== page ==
The three candidates say the academy, with its militaristic boot camp style of instruction, also helps them become inured to abuse on the streets.
“They’re teaching us emotional control,” Uribe said. “They yell at us all the time for a purpose.”
The academy has also changed some of its policies in reaction to the times, notwithstanding the use of masks and social distancing in response to the pandemic.
Uribe said candidates as a safety protocol are instructed not to wear anything that identifies them as police candidates in public.
“We can’t even meet together now in public because we’re easily recognizable,” he said.
It remains to be seen how the current tumult will change recruitment moving forward. In September 2019, before the recent spate of high-profile and fatal altercations between police and the public, the Police Executive Research Forum issued a report with a first sentence that reads, “The policing profession is facing a workforce crisis.”
And the information didn’t get better from there.
Retirements and pre-retirement exits from the profession are accelerating, applications are declining, and many departments say they are already short-staffed.
Nearly two thirds of departments that participated in the survey reported declining applications. Many also face challenges recruiting minority, female, and bilingual officers.
Furthermore, the skill-set and temperament for today’s police officers is changing, as they are expected to be both tech savvy to deal with the growing rate of cybercrime and able to handle social issues such as untreated mental illness, substance abuse and homelessness.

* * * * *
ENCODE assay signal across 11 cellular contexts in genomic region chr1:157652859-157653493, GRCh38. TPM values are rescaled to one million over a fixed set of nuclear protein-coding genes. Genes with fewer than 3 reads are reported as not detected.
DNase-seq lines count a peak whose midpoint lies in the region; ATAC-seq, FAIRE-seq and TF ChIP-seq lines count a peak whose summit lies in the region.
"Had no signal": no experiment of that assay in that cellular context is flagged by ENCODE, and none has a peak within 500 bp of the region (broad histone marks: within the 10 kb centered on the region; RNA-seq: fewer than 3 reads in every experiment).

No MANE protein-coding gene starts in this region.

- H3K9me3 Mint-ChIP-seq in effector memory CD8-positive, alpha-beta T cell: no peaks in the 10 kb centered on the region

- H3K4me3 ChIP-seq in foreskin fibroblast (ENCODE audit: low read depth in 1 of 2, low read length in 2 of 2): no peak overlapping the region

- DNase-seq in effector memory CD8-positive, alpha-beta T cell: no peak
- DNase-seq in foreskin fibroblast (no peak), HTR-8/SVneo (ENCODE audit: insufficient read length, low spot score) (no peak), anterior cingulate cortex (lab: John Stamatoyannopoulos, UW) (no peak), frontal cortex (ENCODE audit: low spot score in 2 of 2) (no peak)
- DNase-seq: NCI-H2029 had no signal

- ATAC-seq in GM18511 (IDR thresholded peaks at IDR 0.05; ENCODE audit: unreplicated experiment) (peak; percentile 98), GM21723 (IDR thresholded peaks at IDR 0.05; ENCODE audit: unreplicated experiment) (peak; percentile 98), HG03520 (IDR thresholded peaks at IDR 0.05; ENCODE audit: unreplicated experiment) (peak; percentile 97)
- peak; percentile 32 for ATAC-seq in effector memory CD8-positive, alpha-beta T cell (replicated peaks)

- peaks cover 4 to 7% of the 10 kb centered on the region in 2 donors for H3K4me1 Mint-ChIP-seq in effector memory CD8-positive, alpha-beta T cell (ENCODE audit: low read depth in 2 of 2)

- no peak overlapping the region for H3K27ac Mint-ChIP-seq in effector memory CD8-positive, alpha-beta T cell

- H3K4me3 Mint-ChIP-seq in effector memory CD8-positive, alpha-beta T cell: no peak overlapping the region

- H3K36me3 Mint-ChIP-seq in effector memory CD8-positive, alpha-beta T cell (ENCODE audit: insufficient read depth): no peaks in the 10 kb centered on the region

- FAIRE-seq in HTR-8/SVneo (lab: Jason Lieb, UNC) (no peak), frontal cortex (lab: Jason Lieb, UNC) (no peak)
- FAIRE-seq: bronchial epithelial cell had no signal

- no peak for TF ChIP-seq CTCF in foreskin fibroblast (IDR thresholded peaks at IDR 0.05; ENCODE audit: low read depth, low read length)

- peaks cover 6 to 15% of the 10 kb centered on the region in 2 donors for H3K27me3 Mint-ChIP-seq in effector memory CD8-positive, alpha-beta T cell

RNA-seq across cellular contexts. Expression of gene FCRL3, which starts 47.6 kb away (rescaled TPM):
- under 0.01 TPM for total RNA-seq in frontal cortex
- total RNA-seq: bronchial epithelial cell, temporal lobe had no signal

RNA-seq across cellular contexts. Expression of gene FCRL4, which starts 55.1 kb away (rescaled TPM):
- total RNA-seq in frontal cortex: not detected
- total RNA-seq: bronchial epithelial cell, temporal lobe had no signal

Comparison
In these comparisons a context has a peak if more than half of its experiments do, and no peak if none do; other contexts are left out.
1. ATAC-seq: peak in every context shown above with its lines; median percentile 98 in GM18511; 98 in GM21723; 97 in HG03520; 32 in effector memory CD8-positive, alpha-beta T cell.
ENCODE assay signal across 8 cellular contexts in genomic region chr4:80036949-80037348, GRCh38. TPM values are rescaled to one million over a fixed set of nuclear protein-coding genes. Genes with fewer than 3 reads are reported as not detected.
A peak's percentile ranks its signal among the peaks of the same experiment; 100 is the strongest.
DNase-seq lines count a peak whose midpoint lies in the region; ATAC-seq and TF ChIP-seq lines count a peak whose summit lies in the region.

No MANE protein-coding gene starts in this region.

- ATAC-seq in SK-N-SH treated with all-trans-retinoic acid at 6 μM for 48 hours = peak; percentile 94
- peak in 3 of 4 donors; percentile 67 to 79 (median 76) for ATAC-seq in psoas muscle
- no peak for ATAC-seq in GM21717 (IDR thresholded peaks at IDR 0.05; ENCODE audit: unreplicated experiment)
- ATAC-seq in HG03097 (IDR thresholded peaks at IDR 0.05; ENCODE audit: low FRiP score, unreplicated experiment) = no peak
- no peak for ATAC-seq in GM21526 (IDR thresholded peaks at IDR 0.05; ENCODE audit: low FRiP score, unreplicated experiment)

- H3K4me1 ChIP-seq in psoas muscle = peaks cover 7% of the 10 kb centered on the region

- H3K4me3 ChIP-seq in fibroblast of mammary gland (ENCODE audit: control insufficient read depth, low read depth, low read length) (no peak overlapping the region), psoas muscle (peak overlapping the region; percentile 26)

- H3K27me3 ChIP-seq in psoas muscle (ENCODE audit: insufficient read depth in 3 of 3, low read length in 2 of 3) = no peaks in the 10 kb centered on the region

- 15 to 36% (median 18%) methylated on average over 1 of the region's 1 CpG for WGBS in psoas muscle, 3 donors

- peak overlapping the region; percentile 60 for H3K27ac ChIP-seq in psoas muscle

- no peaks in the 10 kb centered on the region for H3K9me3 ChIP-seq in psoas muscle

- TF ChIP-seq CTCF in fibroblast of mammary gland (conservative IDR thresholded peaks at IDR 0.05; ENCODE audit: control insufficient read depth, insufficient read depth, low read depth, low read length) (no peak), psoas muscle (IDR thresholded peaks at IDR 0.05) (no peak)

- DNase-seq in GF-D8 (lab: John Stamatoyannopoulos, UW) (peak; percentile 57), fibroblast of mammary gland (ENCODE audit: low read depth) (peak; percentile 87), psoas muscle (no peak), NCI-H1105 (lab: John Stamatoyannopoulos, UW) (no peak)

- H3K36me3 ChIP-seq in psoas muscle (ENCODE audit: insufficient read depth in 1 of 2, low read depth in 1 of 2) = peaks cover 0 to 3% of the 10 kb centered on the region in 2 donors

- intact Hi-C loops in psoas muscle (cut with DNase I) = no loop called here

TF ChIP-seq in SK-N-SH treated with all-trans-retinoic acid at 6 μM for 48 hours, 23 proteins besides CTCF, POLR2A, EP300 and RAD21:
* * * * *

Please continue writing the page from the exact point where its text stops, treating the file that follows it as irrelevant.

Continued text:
Now, overlaid on that is a growing militancy and rancor from different sectors of the public.
Officer Mark Sauerwein, with the Tustin Police Department Professional Standards Unit, said he has yet to see any changes in the kinds of recruits that are coming to the Tustin force.
Currently, the department is looking to recruit and test lateral transfers from other departments. Despite the times and the challenges of modern policing, the candidates are excited to be joining Tustin, and say the department’s stellar reputation made it a big draw.
Marin has been enamored of Tustin cops since he was a child. His family was burglarized when they lived in Tustin. The experience could have been traumatizing for a small child, but the care and compassion from the Tustin police officers made an impression on Marin that continues.
He decided to apply for the force soon after his graduation from Cal State Dominguez Hills.
Uribe said even when he was with the Orange Explorers, the Tustin Police Department was well known.
“Word spreads about the different agencies,” he said. “I heard a lot of great things about Tustin just being community oriented. I felt I’d fit in.”
Many believe the Tustin Police Department’s commitment to community policing and relations have helped the agency enjoy widespread neighborhood approval where other departments have had heightened tension.
Meyer said while he was in Brea Explorers, “I saw Tustin was hiring. I went on a ride-along and instantly fell in love. It’s truly a family.”
Meyer put in a year in the city’s cadet program and said, “it’s been one of the best times of my life.”
All three say they are anxious and excited about completing their academy training and becoming Tustin police officers.